AR
AR
8 years ago

Personally I like this article, minus all the ugly comments. When it comes to student loans, there are 2 parties that shoulder some responsibility in the transaction: 1. the student not to take on too much debt; and 2. the lender not to give 20 year olds $100k of loans. I don’t believe either action is responsible or appropriate, and lenders shouldn’t be surprised that they don’t get their full $$ back when their borrowers have massive debts that they can’t repay. I borrowed a relatively small amount for school & that was annoying enough to get paid off… I… Read more »

Sarah
Sarah
8 years ago

Honey, to answer your questions: 1. If I had to pick between my family facing true hardship and the social responsibility of repaying the full loan I would choose my lowest legal obligation. My main responsibility is to my family – all else is secondary. 2. I do believe that people should invest responsibly. I wouldn’t want to invest in the tobacco industry, for example, or some evil but profitable company. 3. I wouldn’t really want to walk away from a mortgage, but if I had to, I would have to. I wouldn’t feel that someone was “letting the country… Read more »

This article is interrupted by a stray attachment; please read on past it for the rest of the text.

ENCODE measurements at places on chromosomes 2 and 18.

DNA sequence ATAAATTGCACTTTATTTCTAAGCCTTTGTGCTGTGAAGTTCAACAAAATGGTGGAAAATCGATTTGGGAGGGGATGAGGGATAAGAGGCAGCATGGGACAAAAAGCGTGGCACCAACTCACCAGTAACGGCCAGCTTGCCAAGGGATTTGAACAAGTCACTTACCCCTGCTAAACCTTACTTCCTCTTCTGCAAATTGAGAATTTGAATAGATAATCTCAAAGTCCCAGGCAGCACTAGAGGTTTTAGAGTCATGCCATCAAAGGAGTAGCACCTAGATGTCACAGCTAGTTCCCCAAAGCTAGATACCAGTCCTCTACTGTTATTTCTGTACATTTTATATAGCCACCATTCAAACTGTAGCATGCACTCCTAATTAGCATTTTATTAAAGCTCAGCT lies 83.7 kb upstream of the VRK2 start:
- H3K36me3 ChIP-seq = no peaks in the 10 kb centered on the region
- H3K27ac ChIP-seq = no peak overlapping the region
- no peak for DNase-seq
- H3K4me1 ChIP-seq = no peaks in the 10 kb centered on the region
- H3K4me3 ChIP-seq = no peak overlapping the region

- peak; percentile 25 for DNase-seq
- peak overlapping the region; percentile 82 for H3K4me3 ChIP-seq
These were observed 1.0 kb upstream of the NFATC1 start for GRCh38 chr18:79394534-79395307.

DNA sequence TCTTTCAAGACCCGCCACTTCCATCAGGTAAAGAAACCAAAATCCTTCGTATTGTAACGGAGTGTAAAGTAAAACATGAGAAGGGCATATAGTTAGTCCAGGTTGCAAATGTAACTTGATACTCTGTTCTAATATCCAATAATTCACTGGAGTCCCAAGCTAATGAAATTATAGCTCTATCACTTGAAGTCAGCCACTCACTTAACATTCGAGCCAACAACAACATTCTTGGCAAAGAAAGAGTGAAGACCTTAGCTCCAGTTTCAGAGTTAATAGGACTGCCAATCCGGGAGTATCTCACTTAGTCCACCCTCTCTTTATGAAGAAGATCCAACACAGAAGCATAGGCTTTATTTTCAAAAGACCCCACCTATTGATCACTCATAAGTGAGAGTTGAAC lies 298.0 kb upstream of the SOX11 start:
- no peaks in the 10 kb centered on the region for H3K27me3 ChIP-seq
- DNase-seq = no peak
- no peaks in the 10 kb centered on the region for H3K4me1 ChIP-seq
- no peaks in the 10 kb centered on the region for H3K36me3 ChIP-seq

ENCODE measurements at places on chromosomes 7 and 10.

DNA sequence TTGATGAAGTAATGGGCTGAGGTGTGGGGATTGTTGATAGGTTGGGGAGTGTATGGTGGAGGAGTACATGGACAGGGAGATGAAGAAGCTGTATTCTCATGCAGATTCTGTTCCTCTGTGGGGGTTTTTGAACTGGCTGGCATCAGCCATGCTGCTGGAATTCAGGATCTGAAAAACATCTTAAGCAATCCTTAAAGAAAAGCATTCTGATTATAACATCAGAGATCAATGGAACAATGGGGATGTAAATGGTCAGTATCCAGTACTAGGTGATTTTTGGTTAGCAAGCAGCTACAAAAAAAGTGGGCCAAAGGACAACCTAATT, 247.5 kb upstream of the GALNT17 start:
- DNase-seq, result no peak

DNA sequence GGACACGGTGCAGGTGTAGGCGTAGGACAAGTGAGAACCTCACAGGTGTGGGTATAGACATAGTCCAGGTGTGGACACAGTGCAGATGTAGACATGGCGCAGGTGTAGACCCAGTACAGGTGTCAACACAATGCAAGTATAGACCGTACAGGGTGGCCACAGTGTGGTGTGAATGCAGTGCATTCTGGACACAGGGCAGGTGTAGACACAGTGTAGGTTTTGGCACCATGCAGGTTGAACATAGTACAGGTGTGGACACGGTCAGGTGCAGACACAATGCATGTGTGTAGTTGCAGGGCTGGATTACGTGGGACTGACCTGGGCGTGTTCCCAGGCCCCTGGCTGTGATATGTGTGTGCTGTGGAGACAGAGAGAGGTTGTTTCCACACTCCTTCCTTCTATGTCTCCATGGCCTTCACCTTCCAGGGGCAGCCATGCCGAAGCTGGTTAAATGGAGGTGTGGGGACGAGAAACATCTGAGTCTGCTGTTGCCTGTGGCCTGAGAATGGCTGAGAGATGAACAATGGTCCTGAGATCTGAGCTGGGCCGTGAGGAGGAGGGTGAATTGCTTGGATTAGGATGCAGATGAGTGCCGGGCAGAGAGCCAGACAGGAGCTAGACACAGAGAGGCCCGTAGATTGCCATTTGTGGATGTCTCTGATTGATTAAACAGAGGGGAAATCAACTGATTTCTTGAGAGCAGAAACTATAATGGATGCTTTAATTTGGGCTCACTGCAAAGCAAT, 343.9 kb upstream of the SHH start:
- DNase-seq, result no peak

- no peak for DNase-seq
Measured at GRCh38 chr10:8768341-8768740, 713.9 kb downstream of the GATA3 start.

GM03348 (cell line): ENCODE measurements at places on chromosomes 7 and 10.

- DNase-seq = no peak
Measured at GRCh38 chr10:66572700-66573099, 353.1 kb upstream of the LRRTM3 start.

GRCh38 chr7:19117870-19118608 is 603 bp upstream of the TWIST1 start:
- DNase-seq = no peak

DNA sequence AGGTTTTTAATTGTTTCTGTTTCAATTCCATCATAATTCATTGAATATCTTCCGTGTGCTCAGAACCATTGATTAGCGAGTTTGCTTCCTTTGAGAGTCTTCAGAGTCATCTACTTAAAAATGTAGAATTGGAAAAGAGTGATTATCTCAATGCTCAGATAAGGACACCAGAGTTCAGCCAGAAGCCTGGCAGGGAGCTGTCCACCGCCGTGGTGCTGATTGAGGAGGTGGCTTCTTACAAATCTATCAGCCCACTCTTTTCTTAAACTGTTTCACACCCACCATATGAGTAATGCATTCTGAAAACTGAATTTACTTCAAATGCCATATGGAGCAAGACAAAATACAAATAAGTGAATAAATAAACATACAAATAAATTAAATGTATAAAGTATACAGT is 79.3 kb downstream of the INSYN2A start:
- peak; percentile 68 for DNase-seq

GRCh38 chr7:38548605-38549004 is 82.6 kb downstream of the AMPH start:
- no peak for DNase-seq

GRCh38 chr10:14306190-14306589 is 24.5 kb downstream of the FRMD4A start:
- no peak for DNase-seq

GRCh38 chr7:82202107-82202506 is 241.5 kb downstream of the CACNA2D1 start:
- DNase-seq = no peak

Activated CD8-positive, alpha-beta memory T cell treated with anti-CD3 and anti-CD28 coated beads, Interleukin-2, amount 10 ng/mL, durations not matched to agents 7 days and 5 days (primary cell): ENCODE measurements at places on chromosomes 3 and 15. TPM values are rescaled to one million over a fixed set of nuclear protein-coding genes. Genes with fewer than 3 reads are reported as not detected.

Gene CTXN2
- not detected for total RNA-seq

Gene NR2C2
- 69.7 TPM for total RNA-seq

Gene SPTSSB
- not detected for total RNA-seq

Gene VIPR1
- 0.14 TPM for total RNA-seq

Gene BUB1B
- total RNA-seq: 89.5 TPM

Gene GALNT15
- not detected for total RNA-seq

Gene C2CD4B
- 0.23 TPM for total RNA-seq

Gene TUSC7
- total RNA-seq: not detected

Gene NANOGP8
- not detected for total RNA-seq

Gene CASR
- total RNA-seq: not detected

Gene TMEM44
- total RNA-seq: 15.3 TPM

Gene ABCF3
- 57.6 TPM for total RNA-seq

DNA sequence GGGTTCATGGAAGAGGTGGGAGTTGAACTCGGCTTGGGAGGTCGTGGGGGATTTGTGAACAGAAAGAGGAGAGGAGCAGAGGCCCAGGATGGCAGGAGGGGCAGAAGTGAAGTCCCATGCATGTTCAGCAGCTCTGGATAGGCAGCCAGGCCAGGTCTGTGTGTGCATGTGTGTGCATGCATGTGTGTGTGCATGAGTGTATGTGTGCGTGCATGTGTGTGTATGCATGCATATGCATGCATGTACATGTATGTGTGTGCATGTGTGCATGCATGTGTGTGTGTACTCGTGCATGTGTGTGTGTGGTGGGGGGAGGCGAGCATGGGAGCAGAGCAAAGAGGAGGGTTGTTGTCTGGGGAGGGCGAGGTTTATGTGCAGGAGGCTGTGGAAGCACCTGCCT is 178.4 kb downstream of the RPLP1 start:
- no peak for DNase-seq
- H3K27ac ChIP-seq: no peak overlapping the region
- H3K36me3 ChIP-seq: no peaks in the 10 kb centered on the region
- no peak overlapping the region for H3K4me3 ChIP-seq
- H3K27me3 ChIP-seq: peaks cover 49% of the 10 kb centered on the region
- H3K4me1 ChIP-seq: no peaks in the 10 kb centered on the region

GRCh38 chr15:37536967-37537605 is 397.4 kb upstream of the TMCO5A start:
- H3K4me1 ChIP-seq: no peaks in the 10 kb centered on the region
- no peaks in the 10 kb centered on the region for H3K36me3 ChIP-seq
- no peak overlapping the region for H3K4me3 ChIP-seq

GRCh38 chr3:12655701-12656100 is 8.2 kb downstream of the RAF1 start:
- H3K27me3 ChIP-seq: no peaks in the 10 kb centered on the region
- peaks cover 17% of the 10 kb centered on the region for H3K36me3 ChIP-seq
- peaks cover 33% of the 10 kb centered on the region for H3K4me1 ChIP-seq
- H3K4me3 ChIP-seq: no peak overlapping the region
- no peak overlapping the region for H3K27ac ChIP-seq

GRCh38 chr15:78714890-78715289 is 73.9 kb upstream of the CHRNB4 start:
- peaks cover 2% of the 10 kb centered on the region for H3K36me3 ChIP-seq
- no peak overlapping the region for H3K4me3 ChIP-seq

mrs bkwrm
mrs bkwrm
8 years ago

There are a *buttload* of people in this country in situations similar to Honey’s. Higher education at any price is a product that is being pimped very hard as something that is a sure bet (like homes were). Young people from less savvy backgrounds can find themselves in deep doo-doo before they have a firm grasp on how things work in real life. We can demonize people for buying into the Don’t Use Drugs, Stay in School, Honesty and Hard Work, White Picket Fence mythos that is the American Dream because they didn’t know any better but that isn’t going… Read more »

Allyson
Allyson
8 years ago

“Impact” can only be used as a verb in one situation: a physical force, such as one object physically striking another. “Impact” should never be used as a verb for a non-physical action, such as ‘death impacting responsibility.’ One would use the word ‘affect’ in that context.
Her sentence which included “and in returned” was clearly not proofread.
A person with an advanced degree in writing who waxes philosophic about how education benefits society as a whole and therefore should be subsidized by society would be advised to practice better grammar and proofreading in her posts.

Marie
Marie
8 years ago
Reply to  Allyson

Actually, the word you’re looking for is “effect” not “affect.” “Affect” is a noun. Impact as a verb can mean to “have a strong effect.” Using the word “affect” instead of “impact” in this context is simply wrong. A person who plays the grammar police in an attempt to take someone else down a notch should double check the grammatical facts in question first.

Marie
Marie
8 years ago
Reply to  Marie